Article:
Personal health information is strictly regulated to protect privacy. A data breach that exposes this type of sensitive information often attracts the attention of consumers and government officials. When a company does experience a data breach, people expect it to take action and reform risky behaviors. That's why Horizon Blue Cross Blue Shield of New Jersey is facing sharp criticism from a Senate panel for its second incident in five years. Both times, the insurance firm left members' data vulnerable by failing to encrypt documents.
Horizon laptops stolen, exposing sensitive information
In November, Horizon reported that two laptops had been stolen from employee workstations. Although password-protected, the laptops were not encrypted, giving thieves access to documents with Social Security numbers and limited clinical information. This incident mirrored an earlier theft in 2008, NJ Spotlight observed, when a stolen Horizon laptop exposed information from about 300,000 customers. After that breach, the company said it took steps to increase security for customer data.
Horizon has an encryption policy, the source said, requiring all member information to be protected, but those rules were not upheld on the stolen devices. Additionally, employees downloaded documents containing sensitive data onto their laptops, instead of accessing them on the company server.
Ongoing data breaches call for stronger security solutions
Requiring documents to be encrypted was not a successful security strategy for Horizon. In the wake of the recent breach, Senator Fred Madden Jr., a former state police officer, commented that Horizon needs to take steps to keep member information on secure servers, the news source said. In other words, companies need to implement solutions that prevent employees from downloading documents, especially since workers don't always adhere to encryption policies.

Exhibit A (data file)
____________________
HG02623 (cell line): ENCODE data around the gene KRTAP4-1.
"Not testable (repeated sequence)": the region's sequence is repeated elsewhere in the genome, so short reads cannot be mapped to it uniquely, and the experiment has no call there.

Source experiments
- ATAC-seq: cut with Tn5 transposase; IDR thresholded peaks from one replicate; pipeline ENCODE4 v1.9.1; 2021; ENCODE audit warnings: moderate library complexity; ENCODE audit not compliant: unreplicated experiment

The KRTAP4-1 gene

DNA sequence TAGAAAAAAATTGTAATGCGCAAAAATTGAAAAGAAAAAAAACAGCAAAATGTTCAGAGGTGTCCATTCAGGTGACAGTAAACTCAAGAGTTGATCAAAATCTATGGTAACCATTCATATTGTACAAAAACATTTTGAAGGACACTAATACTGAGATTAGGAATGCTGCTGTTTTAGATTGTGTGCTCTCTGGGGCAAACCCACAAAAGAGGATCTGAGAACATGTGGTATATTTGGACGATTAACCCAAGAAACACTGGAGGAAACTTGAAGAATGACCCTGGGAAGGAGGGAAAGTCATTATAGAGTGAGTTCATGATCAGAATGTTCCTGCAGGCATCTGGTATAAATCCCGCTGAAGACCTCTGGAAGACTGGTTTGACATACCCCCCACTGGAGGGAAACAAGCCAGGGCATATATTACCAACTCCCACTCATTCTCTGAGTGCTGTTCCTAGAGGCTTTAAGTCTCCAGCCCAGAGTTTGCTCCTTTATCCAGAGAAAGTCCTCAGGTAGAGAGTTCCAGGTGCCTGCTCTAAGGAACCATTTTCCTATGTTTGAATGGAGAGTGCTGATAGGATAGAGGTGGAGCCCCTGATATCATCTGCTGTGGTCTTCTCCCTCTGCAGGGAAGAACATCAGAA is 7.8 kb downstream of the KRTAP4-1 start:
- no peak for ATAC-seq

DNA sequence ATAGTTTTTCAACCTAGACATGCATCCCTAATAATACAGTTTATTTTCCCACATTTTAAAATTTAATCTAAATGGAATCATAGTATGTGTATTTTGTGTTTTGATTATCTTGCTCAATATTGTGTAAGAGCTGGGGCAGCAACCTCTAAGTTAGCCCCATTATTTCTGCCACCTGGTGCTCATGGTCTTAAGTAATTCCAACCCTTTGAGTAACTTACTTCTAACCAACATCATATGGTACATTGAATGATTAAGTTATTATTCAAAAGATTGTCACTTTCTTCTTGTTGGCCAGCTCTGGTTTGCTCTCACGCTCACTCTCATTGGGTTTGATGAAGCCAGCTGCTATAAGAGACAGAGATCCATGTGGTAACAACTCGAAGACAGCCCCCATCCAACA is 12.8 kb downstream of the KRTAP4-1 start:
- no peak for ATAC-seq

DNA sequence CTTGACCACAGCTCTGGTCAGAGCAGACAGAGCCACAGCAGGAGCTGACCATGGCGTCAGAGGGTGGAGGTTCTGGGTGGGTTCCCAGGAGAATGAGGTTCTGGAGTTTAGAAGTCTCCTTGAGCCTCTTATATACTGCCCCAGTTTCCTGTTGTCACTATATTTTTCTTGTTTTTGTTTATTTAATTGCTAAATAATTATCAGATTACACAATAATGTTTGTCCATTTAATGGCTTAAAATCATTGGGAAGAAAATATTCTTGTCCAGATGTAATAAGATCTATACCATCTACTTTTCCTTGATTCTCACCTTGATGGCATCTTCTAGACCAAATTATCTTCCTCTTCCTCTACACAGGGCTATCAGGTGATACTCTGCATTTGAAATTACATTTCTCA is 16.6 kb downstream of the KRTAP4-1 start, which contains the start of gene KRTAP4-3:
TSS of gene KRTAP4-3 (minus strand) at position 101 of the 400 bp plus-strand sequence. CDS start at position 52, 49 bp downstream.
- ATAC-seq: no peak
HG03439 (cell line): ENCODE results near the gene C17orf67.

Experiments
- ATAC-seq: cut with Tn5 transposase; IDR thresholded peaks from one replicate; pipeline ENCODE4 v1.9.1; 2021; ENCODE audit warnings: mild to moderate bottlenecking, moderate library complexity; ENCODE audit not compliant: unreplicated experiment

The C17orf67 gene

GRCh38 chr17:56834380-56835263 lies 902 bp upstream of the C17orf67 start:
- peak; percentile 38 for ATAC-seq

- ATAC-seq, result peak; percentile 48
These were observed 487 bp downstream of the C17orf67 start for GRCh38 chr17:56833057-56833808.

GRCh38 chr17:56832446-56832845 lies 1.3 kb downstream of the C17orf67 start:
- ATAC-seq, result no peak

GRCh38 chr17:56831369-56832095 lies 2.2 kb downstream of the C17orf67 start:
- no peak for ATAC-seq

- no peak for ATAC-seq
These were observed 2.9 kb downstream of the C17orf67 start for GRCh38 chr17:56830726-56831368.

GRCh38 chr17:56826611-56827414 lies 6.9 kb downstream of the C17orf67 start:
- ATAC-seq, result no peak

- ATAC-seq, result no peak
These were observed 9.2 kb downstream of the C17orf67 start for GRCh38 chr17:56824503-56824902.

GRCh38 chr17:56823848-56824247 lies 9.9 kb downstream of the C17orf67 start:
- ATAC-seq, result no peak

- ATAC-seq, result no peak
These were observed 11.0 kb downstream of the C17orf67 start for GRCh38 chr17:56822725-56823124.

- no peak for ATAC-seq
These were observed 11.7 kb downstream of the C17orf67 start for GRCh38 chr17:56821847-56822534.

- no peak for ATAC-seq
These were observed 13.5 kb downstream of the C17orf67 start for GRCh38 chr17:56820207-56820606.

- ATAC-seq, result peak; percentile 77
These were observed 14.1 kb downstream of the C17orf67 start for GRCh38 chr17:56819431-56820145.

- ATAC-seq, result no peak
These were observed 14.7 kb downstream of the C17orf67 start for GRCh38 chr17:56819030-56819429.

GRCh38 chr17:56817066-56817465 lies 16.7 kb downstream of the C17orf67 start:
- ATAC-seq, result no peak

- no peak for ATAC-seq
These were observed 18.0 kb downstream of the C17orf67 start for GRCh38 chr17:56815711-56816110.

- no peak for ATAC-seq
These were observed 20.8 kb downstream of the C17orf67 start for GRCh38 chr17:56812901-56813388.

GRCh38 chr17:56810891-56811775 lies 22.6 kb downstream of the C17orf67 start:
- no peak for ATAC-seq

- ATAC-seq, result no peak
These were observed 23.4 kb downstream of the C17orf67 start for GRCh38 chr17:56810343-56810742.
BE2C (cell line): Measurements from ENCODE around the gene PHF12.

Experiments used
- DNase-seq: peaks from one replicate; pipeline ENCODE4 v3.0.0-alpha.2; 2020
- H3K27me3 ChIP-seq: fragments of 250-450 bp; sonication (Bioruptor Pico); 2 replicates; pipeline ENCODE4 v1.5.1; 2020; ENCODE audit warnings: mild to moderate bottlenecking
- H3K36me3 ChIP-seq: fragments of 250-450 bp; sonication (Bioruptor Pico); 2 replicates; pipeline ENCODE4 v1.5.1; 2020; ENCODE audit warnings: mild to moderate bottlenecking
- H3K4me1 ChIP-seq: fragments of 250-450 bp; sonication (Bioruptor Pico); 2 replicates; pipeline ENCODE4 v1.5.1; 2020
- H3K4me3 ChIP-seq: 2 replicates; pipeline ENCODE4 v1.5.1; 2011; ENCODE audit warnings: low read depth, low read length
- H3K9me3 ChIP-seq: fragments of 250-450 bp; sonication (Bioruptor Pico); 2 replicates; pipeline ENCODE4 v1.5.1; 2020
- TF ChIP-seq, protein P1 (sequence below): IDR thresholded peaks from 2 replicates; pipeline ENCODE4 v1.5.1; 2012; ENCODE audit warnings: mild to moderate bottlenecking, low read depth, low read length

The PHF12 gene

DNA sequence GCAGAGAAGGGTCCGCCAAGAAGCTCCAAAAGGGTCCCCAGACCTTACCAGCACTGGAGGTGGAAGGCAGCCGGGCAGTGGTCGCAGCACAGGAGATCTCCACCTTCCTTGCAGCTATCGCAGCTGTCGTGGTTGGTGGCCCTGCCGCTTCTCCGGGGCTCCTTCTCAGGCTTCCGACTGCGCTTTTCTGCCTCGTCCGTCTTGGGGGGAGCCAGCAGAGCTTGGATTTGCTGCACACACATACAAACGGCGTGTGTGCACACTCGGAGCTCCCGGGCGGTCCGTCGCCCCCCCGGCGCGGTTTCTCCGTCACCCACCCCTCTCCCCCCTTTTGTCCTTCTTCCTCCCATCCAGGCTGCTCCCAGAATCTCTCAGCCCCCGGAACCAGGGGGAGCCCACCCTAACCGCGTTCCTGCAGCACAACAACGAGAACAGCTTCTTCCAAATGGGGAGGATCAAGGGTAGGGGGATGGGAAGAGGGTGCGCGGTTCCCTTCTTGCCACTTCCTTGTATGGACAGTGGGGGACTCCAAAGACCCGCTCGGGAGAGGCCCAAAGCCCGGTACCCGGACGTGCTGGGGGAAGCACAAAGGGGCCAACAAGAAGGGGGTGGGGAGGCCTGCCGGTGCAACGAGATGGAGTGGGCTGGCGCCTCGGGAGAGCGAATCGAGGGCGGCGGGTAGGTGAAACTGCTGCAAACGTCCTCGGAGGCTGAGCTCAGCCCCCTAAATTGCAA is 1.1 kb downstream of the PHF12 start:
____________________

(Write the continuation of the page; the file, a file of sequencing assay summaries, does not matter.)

Secure file sharing solutions make it easier for employees to access information and collaborate on documents without taking data out of protected environments. It's essential for these services to be implemented as a central component of company processes, and they need to be convenient and intuitive to make sure employees don't resort to shortcuts, like downloading documents or emailing attachments.
Digital information is becoming central to almost every industry. In highly sensitive industries, such as the medical sector, it's essential to keep this information safe. According to the U.S. Department of Health and Human Services, there have been more than 800 data breaches affecting more than 500 individuals. Many of these aren't caused by criminals hacking into health record software - they're commonly caused when stolen devices contain unprotected information.